OPT, Inc. is a 501(c)(3) nonprofit working at the mission of making psychoeducation widely available and affordable.
Part of what we do has been called character education. Part has been called psychological skills training. Part has been called social and emotional learning. And parts have been called regular old education!
But the word we've chosen to describe what we do is psychoeducation, and we use it to mean education in the skills that make life better, both psychological and academic. By psychological skills, we mean things like:
the ability to control temper and handle frustrations;
the ability to be focused and to get things accomplished;
the ability to be confident and brave;
the ability to get along with other people well, make friendships, and be kind;
the ability to get enjoyment out of things in life;
and the ability to make wise decisions about a whole variety of situations.
By academic skills we mean things like reading fluency, reading comprehension, and math. And these skills, like the more obviously psychological skills, are also huge contributors to confidence, happiness, positive functioning and mental health.
Luckily, these two interdependent sets of skills, the psychological and the academic, can be taught simultaneously, and by traditional educational methods. This is why we like that word psychoeducation, with its blend of psych and education. By psychoeducation, then, we might mean things like reading stories or books about confidence and courage skills, say, and answering comprehension questions. We might mean setting goals for math performance and tracking progress towards those goals. We might mean doing exercises about handling hypothetical frustrations – generating options, say, for approaching school-related situations or tasks.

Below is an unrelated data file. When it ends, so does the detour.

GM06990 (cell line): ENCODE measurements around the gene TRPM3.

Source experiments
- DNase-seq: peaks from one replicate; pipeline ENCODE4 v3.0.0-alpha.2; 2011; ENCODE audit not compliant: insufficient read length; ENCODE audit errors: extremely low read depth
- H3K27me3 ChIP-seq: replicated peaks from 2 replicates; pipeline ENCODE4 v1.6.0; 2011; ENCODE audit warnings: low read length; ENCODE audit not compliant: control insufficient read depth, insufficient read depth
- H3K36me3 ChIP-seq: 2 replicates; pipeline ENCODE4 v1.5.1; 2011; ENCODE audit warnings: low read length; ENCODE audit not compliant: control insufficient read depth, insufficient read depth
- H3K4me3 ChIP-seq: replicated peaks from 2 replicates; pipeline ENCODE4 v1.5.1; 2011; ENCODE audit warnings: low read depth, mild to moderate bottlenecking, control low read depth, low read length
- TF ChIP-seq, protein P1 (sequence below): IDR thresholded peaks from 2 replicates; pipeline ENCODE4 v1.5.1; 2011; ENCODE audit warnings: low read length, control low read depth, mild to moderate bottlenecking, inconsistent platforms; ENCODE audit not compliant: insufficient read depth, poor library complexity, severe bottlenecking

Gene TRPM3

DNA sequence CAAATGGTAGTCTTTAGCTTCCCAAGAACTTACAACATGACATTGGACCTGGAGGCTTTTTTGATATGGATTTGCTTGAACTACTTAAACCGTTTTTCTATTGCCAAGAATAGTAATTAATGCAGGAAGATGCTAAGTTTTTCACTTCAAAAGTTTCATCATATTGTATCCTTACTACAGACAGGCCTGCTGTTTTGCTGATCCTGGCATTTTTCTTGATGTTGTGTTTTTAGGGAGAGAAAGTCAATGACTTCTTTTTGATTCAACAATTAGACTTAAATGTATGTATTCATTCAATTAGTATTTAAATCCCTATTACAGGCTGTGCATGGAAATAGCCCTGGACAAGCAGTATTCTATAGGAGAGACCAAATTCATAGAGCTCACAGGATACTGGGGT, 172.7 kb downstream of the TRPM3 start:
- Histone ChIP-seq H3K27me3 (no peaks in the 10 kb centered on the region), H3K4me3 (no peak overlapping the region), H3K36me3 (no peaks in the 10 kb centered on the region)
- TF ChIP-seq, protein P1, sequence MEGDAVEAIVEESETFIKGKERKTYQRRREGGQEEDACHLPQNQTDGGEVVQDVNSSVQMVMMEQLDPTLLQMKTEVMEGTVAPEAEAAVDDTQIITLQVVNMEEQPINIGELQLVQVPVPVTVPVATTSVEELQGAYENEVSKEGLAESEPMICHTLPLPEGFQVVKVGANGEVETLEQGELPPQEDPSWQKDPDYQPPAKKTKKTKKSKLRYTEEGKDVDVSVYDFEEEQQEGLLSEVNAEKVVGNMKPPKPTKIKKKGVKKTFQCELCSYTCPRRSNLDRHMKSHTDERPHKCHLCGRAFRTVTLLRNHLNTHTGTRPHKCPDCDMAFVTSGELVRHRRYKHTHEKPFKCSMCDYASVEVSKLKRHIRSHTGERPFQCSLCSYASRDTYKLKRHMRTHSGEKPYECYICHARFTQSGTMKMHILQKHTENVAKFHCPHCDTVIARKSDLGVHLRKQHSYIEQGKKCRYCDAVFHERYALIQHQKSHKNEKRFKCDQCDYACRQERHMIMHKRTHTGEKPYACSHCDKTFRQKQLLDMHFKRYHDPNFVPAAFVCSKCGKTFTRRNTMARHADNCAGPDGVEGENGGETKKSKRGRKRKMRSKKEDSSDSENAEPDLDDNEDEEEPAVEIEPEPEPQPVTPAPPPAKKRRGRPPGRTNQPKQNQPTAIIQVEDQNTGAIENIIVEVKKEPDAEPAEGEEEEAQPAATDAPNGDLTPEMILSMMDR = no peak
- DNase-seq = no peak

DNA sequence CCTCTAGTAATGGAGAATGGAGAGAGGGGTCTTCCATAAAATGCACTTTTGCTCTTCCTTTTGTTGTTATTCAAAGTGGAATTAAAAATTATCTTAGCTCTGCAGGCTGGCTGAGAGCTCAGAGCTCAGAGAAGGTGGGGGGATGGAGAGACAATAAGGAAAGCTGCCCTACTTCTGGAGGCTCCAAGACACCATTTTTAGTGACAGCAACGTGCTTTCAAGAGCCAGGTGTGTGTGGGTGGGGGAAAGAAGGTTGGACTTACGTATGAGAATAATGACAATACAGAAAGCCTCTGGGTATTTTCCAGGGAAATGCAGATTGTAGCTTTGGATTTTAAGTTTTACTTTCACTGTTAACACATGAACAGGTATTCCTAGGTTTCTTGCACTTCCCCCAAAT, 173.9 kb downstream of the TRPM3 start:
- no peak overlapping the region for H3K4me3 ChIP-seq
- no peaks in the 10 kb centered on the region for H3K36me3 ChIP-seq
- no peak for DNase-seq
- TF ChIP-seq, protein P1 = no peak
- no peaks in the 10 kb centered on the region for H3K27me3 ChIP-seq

We believe that everyone can benefit from this sort of psychoeducation.
But there's another important word that we use to describe what we do, and that's the word tutoring. Our choice of this word is also very deliberate. Most importantly, it's meant to communicate that we are working, most directly, for the version of psychoeducation that is carried out one-on-one, and by someone other than a mental health professional.
The model we advocate, then, is one in which two people, a “tutor” and a “student,” work through psychoeducational curricula together, cooperatively. We have designed our curriculum with such a model in mind; it's made to be usable by nonprofessional, non-expert tutors. We seek to make this curriculum available for those who want to use it. And we offer telephone tutoring to make use of the curriculum even easier.
On Telephone Tutoring
In OPT's telephone tutoring, participating students (aged 5 to 10 or so) are paired with tutors, one-on-one. Tutors are nonprofessionals, often college students or recent graduates. These tutors serve as “psychoeducational facilitators,” providing the social support and structure that make navigating through our psychoeducational curriculum possible – and fun! – for students. Tutors do not provide counseling, psychotherapy, or mental health treatment. They do not assess dangerousness to self or others. They do not provide homework help. They are trained specifically in psychoeducational methods and curriculum delivery, and they perform the very crucial role of bringing our curricular activities to life!
The skills that really make life better are not easy skills to learn. Building them takes time. And this time is another big ingredient of our psychoeducational tutoring model. Our tutors work with their students a lot: almost every day, for thirty minutes a day, and often for a year (or two or three!) at a time. Lots of different things go into making this possible (including the telephone, and a team of highly dedicated tutors!). But the results have been most positive. Tutors' and students' hard work over time pays off!